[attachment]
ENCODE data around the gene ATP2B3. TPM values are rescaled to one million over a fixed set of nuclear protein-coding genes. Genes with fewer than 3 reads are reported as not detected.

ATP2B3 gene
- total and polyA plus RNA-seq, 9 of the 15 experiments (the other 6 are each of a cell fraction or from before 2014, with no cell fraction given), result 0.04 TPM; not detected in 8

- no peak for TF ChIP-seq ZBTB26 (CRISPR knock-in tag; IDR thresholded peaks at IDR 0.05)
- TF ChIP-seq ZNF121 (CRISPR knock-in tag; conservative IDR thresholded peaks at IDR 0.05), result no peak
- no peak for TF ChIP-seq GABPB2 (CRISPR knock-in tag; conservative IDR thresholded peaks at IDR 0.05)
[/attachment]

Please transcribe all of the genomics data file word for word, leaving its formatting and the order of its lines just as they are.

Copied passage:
ENCODE data around the gene ATP2B3. TPM values are rescaled to one million over a fixed set of nuclear protein-coding genes. Genes with fewer than 3 reads are reported as not detected.

ATP2B3 gene
- total and polyA plus RNA-seq, 9 of the 15 experiments (the other 6 are each of a cell fraction or from before 2014, with no cell fraction given), result 0.04 TPM; not detected in 8

- no peak for TF ChIP-seq ZBTB26 (CRISPR knock-in tag; IDR thresholded peaks at IDR 0.05)
- TF ChIP-seq ZNF121 (CRISPR knock-in tag; conservative IDR thresholded peaks at IDR 0.05), result no peak
- no peak for TF ChIP-seq GABPB2 (CRISPR knock-in tag; conservative IDR thresholded peaks at IDR 0.05)